30 THINGS THAT MAKE YOU SECOND GENERATION IRISH

by Robert Brennan

The Irish are the largest and longest-established minority ethnic group originating outside Britain, but their difference is recognised only in the migrant generation. Unlike the second generations of ‘visible’ ethnic groups, children of Irish-born parents in Britain are assumed to be British because they are (mostly) ‘white’ and have no Irish accent.

This list provides the tell-tale signs of a 2GI (Second Generation Irishman/woman).

Which do you identify with?

plastic1

1. You travel on an Irish passport despite the fact it means getting hold of your parents birth certificates and require the patience of a saint whilst waiting for it to be processed in Dublin.

2. Despite not having an Irish accent you use phrases such as ‘craic’, ‘grand’, ‘giving out’ and ‘feckin’ eejit’ when talking with non-Irish people.

3. You can put on an Irish accent which sounds more convincing than your parents – who have Irish accents.

4. You stand for Amhrán na bhFiann despite your Irish language skills being limited to telling people to ‘póg mo thóin’.

5. You had nightmares as a child after being told countless stories about the Banshee.

plastic

6. You had no idea what the road you grew up on looked like for the first 16 years of your life during the summer because you were sent back ‘home’ as soon as school finished.

7. You cried, or tried to hide when it was time to leave Ireland at the end of the six weeks – questioning the sanity of your parents who swapped flowing green fields for life in a concrete jungle.

8. You envied your cousins in Ireland who had a longer summer holiday than the six weeks you got.

9. Your father, grandfather or an uncle has done, or still works in construction.

10. At least one of your parents walked to school without any footwear and the journey gets longer every time education is brought up in conversation.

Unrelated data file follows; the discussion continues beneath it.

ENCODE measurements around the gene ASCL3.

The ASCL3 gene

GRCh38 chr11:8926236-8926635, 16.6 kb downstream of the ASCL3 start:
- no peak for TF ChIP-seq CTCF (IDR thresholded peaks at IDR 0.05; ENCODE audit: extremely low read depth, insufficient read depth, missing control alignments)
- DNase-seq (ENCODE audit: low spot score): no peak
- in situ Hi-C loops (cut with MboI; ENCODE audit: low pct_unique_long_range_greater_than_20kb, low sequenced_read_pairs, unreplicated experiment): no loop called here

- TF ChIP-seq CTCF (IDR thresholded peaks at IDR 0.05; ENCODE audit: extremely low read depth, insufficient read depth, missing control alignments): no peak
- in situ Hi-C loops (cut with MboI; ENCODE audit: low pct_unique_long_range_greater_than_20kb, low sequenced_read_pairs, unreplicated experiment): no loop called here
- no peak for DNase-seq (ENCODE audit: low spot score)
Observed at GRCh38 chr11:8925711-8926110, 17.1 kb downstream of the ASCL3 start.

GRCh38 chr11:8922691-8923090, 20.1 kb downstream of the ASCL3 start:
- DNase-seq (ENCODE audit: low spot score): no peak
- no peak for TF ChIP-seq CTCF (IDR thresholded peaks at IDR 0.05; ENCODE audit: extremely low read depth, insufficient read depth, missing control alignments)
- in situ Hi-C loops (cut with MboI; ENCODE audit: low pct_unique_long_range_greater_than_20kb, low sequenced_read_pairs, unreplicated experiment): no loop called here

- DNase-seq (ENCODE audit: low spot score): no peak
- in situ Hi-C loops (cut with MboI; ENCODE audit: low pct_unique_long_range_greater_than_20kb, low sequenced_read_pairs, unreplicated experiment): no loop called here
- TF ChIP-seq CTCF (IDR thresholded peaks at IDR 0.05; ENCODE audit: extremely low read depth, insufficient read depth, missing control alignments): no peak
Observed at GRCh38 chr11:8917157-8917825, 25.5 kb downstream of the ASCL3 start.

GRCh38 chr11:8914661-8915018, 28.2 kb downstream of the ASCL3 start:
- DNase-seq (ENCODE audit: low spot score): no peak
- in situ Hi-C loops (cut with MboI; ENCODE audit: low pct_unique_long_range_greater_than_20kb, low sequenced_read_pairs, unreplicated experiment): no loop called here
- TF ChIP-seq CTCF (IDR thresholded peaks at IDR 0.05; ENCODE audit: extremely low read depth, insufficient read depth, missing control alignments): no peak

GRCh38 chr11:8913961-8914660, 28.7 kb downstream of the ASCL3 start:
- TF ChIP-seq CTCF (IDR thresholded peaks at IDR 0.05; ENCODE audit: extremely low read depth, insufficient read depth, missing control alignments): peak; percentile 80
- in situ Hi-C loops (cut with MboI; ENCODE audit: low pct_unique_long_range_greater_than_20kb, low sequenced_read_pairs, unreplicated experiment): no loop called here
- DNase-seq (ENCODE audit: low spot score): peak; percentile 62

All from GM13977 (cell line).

11. You do not support England in any sporting event especially the World Cup despite the fact they are almost certain to win.

12. English people on hearing your accent are bemused by your reluctance to support the Three Lions.

13. You have experience of travelling to Ireland on a budget airline only to find that once across the water your baggage failed to reach the same destination.

14. The Euro will never be as cool as the Punt.

15. You can hold your own playing pool as you spent so much time in pubs during your six week summer holidays.

16. You know the history of Ireland better than your parents.

17. You get called a ‘Plastic Paddy’ by Irish people in Britain so feel the need to educate them on the birthplaces of Éamon de Valera, James Connolly and John Aldridge.

18. You burn in the sun and smile in the rain.

NAYM1

19. You get into Gaelic Games during the summer (when the soccer season is taking a break) but only if one of your parents comes from a county actually capable of winning the hurling or football.

20. You own a GAA top.

21. You’re planning to visit Ruislip next season as London are no longer a joke.

22. You grew up with a copy of The Irish Post in your house plus at least one copy of a regional paper from back ‘home’ such as the Mayo News.

23. When you have a child of your own born in Britain you make sure they are photographed in something green early on out of fear that the Queen might be celebrating something and a friend buys a T-shirt with the Union Jack all over it.

24. You used to be an altar boy but now only enter a church for weddings, funerals, christenings or possibly Christmas.

25. You know the British-born players who qualify to play for Ireland long before the FAI and Giovanni Trapattoni used to.

plastic2

26. You can sing at least three rebel songs with such gusto that your neighbours fear an uprising.

27. You have a fondness for Celtic which gets bigger when they are drawn in the Champions League in a group containing AC Milan, Ajax and Barcelona.

28. You have a friend called Ciaran, Brendan, Patrick or Sean.

29. You believe the Bible Code Sundays can read your mind when seeing them play live.

30. One day you hope to go back ‘home’ and stay there until you are pushing up daisies.

Advertisements

Tagged:

Leave a Reply

Fill in your details below or click an icon to log in:

WordPress.com Logo

You are commenting using your WordPress.com account. Log Out / Change )

Twitter picture

You are commenting using your Twitter account. Log Out / Change )

Facebook photo

You are commenting using your Facebook account. Log Out / Change )

Google+ photo

You are commenting using your Google+ account. Log Out / Change )

Connecting to %s

%d bloggers like this: